Friday, May 6, 2011

Chapter 53: In Which I Discuss the Gospels and Certain People who Read Them

I have been a lifelong fan of the Holy Bible. Anyone who reads my work can tell. I have literally been reading it my entire life, continually amazed by the literary quality of these ancient writers. Like many, I grew up on the King James Version, but have recently delved into new translations. I am partial to New International. While it jettisons the high language of King James, I think the straightforward phraseology is probably closer to the Hebrew.

I always preferred the Old Testament to the New. Going to Sunday school inevitably made me think Jesus was a boring guy, whereas the Old Testament provided all the blood, war and sex my young mind desired. Of course, as I got older I appreciated it more for the epic quality of the stories. I will always watch Moses' evolution into a prophet with interest, and cheer on Esther as she saves her people.

So I've been reading the New Testament for a class. Knowing more about the storytelling techniques used by these anonymous masters has given me an appreciation for the text. Mark is fast-paced and relentlessly gloomy. Matthew has a lot of historicity to it. Luke is a lavish, fantastical writer who gave the story its most exciting features. John is full of epic language. There are speeches, poems and stories-within-stories. All the Gospels, in their own way, present different facets to this historical figure, and contradict each other a lot. What is great about mythology is that the same figure can be a completely different person depending on the writer. Jesus existed during an actual historical period, making his story relatable in a way that the Old Testament is not.

Something happened last week that pissed me off. I was tabling for BAAP at the Cinco de Mayo festival in Oakland. A joyous celebration of Mexican culture. And I see these people who believe that Judgment Day is in two weeks. They have the audacity to be wearing shirts that say "Have You Heard the Good News?", smiling while they hand out pamphlets about their god's plan to cast most of the world into eternal torture. One of them came up to me, and my reaction was not polite. Out of everything in the Bible, they havedecided to internalize the Book of Revelations, which is a great source for heavy metal songs, but otherwise horrific stuff. These people literally desire the end of all creation. They want their deity to wipe away this beautiful planet. Fuck each and every last one of them.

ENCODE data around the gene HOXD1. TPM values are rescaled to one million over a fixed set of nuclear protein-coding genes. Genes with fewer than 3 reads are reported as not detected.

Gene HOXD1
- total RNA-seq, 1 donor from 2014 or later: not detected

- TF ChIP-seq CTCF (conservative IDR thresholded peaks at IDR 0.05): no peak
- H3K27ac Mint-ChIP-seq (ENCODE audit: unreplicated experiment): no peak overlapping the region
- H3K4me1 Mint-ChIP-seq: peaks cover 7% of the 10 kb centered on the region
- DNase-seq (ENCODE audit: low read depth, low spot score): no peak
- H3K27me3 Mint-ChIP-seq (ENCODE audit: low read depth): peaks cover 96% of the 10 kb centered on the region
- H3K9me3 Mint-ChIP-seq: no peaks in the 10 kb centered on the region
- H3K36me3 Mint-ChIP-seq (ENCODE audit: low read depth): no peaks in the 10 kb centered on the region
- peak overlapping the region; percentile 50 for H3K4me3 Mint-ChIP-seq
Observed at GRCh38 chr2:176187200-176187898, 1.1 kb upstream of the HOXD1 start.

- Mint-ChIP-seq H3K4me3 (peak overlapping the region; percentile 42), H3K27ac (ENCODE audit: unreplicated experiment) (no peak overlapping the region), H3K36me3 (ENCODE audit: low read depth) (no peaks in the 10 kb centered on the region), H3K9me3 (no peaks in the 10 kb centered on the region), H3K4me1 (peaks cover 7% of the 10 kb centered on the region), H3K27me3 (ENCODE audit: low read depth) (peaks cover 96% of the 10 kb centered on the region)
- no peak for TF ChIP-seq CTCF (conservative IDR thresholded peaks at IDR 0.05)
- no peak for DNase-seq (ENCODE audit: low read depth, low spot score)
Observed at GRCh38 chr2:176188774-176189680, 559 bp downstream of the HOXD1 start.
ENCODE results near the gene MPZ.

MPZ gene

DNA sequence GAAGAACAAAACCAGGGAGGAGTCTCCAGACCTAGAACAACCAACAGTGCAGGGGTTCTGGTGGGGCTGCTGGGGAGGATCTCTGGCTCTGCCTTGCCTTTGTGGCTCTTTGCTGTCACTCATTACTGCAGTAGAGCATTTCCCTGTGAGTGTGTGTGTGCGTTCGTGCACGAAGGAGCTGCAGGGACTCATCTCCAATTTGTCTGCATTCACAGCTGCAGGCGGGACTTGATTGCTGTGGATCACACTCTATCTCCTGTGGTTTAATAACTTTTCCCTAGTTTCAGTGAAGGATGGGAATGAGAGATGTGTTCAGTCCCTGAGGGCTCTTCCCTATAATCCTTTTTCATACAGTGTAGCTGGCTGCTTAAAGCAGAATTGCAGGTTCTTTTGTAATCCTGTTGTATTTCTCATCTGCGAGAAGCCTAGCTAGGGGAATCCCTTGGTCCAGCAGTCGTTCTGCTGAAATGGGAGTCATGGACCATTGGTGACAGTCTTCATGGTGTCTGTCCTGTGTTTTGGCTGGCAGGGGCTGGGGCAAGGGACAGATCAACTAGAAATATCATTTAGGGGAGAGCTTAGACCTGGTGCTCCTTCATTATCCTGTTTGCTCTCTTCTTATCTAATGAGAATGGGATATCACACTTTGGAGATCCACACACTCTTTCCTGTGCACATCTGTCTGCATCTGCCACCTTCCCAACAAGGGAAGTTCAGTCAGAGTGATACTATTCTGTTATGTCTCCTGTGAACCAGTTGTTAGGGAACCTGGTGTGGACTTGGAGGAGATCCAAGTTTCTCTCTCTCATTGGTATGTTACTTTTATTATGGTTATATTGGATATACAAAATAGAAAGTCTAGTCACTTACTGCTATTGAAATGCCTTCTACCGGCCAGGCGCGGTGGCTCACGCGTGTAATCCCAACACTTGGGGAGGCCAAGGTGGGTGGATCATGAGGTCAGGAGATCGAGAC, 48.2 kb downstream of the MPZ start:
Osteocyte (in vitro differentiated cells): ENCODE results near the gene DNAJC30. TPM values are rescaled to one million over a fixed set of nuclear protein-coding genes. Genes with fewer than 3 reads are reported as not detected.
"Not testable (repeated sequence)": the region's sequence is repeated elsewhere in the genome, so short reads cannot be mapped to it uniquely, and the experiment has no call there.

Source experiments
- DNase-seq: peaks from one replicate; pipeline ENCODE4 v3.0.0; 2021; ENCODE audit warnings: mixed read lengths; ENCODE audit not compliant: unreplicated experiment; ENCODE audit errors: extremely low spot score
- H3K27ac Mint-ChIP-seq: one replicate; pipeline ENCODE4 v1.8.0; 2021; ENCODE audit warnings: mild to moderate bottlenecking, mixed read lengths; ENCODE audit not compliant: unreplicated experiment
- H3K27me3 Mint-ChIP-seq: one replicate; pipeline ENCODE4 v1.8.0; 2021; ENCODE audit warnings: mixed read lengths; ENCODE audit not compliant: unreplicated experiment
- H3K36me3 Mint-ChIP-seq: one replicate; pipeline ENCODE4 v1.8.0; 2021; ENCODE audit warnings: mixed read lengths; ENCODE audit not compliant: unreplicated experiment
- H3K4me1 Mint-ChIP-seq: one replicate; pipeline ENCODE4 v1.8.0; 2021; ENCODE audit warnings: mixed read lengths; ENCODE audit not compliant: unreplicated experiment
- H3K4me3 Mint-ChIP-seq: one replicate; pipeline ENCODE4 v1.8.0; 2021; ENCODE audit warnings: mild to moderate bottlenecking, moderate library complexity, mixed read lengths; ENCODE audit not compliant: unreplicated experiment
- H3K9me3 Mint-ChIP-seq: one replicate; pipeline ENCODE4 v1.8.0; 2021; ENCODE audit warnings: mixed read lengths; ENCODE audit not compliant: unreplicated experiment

I stopped believing in Jehovah, Zeus, Odin and Santa Claus all at the same time, around when I was seven years old. Of course, I think people should worship however they want. It's been hard being a "live and let live" type of atheist in a world where George W. Bush and Osama bin Laden declare war in God's name, and these death-worshippers try to scare people into joining their church. Lately I find myself leaning towards the new atheism, in which religion is the enemy of humankind. It pisses me off that these people and their ancestors invented Hell. Life is not scary enough, as an inevitable march toward annihilation of the consciousness. We need some pissy character from Middle Eastern myth to have his minions scourge us with flails.

And it pisses me off that they drill that stuff into children. When I was a teenager, I outed myself to my mother as an atheist. Like most black folks of her upbringing, she grew up Baptist. Would have been cooler if she was born a bit further south and did voodoo, bu I digress. She proceeded to spin a hypothetical scenario where I am walking down the street. Some white people drive up, beat me and lynch me. While they are stringing me to the tree, I will be screaming "My God, why is this happening to me?"

"Then you'll believe in God," she said.

I did not join the church after that. I did realize the scare tactics involved in religious doctrine. The Hell stuff was something I learned in Catholic school, alongside, you know, actually useful stuff like math and history. This was how they asserted control. The fact that adults threaten children with eternal damnation (or Jim Crow-style lynching) in order to bully them made me sick.

So when I saw these people smiling about the destruction of my planet and the damnation of so many non-Christian cultures, my response was not polite. There is a lot of great allegory in the Bible, and a large section of Biblical scholarship evaluates it that way. There is also beautiful poetry, like the highly erotic Song of Songs. Read non-literally, these stories are a source of philosophical and creative inspiration, as opposed to hate- and fearmongering.

Read the Gospels. In some of them, Jesus is a cool guy. In others, he's an asshole. The differing perspectives is what makes it so enthralling.

And for the love of god, people, stop wishing for the goddamn world to end.

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